It thus happened that Leo Melamed, a small-time pork-belly (i.e., bacon) trader who kept his modest office near the Chicago Mercantile Exchange trading floor stocked with generous supplies of Tums and Camels, found his opening and hired Professor Friedman. Even as several dozen traders at the Merc labored in obscurity to ping-pong a thousand or so futures contracts per day covering eggs, onions, shrimp, cattle and pork bellies, Melamed was busy plotting the launch of new futures contracts in the major currencies. In so doing, he inadvertently demonstrated how radically unprepared the financial world had been for the Friedmanite coup at Camp David.
The Chicago Mercantile Exchange - known simply as the ‘Merc’ - is an institution which facilitates the trading of futures and options, two types of financial instrument. A “future” is a contract to buy or sell a given quantity of a given commodity at a given price at some specified future time. For example, we can write a “future” to sell one ton of steel for $50 three months from now, or to buy one ton of wheat for $75 two months from now. Originally designed for industries which used these commodities, they eventually began to be used for pure speculation. An “option” is a document which gives its owner the right to buy or sell a quantity of a commodity at a given price at a specified future time, but does not oblige him to do so. The trading of futures and options requires complex calculation, involves great risk, but can yield great profits. Traditionally, the commodities involved were wheat, steel, copper, cotton, corn, beef, pork bellies, and a few other agricultural and mining products. Now, that would change. Because of floating exchange rates for major world currencies, and finally because of floating exchange rates for the US dollar, futures and options would be traded, not for wheat or steel, but for currencies. This would change the world’s exchange dynamic in ways which were unpredictable and which took years to manifest themselves.
Leo Melamed was the genius founder of the financial futures market and presided over its explosive growth on the Chicago “Merc” during the last three decades of the twentieth century. He understandably ended up exceedingly wealthy for his troubles, but on Friday afternoon of August 13, 1971, it would not have been evident to most observers that either of these outcomes was in the cards.
While the speculative trading of currencies was quietly starting - the world didn’t seem to notice at the time - other harmful changes to the nation’s economy were underway. Greenspan managed interest rates and managed the money supply with an eye to keeping equities markets at certain levels.
This should have been a shocking wake-up call to friends of the free market. It implied that the state could create prosperity by tricking the people into thinking they were wealthier, thereby inducing them to borrow and consume more. Indeed, the Greenspan “wealth effects” doctrine was just a gussied-up version of Keynesian stimulus, only targeted at the prosperous classes rather than the government’s client classes. Yet it went largely unheralded because Greenspan claimed to be prudently managing the nation’s monetary system in a manner consistent with the profoundly erroneous floating-rate money doctrines of Milton Friedman.
Allegedly different from each other, both President George W. Bush and President Barack Hussein Obama would find themselves in the financial turmoil of 2008, more than 25 years after Nixon’s currency rate decision, and both would seek advice from Greenspan’s successor, Ben Bernancke, who insisted on comparing the situation in 2008 to the situation in 1929.
The great contraction of 1929-1933 was rooted in the bubble of debt and financial speculation that built up in the years before October 1929, not from mistakes made by the Fed after the bubble collapsed. In the fall of 2008, the American economy was facing a different boom-and-bust cycle, but its central bank was now led by an academic zealot who had gotten cause and effect upside-down.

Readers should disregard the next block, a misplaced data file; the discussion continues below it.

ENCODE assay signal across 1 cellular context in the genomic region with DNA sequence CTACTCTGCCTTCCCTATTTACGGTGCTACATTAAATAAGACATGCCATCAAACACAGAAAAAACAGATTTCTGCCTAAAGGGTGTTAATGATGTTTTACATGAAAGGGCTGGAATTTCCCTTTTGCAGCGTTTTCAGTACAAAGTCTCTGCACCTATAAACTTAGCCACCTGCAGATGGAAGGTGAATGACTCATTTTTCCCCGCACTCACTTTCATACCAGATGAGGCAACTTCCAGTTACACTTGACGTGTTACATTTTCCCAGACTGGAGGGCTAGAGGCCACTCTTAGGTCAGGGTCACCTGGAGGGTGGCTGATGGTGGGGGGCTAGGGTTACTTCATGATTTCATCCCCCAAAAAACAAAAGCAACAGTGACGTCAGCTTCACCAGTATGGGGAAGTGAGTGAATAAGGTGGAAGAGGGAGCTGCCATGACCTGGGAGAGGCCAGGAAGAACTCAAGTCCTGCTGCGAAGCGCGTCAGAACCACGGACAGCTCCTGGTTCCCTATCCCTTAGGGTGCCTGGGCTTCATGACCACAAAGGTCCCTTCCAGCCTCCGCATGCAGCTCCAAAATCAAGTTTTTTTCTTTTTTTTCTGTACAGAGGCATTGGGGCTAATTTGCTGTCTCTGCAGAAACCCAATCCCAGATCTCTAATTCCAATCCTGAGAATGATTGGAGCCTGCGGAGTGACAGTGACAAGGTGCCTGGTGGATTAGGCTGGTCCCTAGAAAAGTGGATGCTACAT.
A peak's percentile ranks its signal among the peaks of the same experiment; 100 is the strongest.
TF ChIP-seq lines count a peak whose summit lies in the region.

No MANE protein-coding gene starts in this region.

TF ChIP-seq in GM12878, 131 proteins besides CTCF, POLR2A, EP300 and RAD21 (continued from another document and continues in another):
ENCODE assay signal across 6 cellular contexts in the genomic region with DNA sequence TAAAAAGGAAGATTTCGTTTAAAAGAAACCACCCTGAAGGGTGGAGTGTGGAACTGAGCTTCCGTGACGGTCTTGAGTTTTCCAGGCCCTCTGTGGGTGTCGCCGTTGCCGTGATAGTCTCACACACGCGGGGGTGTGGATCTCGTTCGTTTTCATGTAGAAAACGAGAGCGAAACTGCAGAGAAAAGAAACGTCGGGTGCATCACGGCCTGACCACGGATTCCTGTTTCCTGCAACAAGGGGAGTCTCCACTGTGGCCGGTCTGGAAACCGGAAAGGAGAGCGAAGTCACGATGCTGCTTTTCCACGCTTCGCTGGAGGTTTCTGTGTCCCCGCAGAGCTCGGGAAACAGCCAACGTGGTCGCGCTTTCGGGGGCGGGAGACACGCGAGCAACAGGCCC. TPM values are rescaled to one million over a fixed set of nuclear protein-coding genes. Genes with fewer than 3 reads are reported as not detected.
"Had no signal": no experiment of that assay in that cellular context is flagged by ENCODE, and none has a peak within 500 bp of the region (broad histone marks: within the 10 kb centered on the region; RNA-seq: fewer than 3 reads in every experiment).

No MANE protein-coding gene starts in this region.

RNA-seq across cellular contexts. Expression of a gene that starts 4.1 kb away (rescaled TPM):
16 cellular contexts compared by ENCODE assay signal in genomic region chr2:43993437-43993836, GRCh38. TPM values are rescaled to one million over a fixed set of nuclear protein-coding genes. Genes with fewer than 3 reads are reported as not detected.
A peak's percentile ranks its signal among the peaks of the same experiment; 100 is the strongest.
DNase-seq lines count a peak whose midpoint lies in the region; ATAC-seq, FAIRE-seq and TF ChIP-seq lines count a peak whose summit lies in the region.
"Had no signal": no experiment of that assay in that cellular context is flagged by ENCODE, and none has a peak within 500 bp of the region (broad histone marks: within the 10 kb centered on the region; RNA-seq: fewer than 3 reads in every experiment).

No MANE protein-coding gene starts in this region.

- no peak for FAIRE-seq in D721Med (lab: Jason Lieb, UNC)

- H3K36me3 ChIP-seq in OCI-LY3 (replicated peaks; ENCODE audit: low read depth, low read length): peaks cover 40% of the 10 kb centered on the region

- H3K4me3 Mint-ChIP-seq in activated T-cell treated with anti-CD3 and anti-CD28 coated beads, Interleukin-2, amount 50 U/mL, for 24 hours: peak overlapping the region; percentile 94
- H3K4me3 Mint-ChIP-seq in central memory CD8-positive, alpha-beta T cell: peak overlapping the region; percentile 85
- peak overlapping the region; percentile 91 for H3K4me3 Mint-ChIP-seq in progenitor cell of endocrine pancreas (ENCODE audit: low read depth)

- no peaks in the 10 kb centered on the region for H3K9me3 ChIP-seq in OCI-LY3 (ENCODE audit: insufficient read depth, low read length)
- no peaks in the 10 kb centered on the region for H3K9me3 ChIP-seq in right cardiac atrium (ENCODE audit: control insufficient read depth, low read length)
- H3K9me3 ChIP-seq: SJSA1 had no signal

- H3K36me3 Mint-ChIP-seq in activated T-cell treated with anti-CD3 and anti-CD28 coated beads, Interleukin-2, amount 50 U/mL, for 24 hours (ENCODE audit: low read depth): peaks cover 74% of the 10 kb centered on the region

If the situation in 2008 was misdiagnosed, inasmuch as Bernancke saw it as parallel to 1929, then the misdiagnosis led to incorrect prescriptions.
The panic that gripped officialdom in September 2008, therefore, did not arise from a clear-eyed assessment of the facts on the ground. Instead, it was heavily colored and charged by Bernancke’s erroneous take on a historical episode that bore almost no relationship to the current reality.
The prescription for the problems of 2008 were not appropriate for that situation, or indeed for any situation. They helped not at all, but rather created two additional problems: further distortion of the market’s natural trend, and further undermining of currency’s credibility. Yet these bad prescriptions were delicious to those business leaders who did not want to operate in a free market. Cronyism had a heyday. Instead of exposing all businesses to the hurricane of market fluctuations and seeing which of them could weather the storm, markets were warped to create safe havens for those businesses which abandoned their laissez-faire ethics and would sell their honor for a government handout.
Nevertheless, the bailouts hemorrhaged into a multitrillion-dollar assault on the rules of sound money and free market capitalism. Moreover, once the feeding frenzy was catalyzed by these errors of doctrine, it was thereafter fueled by the overwhelming political muscle of the financial institutions which benefitted from it.
From Stockman’s viewpoint, 2008 was 1985 all over again. Theoretical purity was negotiated away to political pragmatism. Such damage, once done, is not quickly or easily undone.
These developments gave rise to a great irony. Milton Friedman had been the foremost modern apostle of free market capitalism, but now a misguided disciple of his great monetary error had unleashed statist forces which would devour it. Indeed, by the end of 2008 it could no longer be gainsaid. During a few short weeks in September and October, American political democracy had been fatally corrupted by a resounding display of expediency and raw power in Washington. Every rule of free markets was suspended and any regard for the deliberative requirements of democracy was cast to the winds.
In David Stockman’s view, then, a series of bad decisions led to the nation’s economic decline: Nixon’s free floating currency, the Fed attempting to manage the stock markets via interest rates, speculation on currency exchange rates, Congress’s refusal to cut spending, and more. The lingering question remains: can it be undone?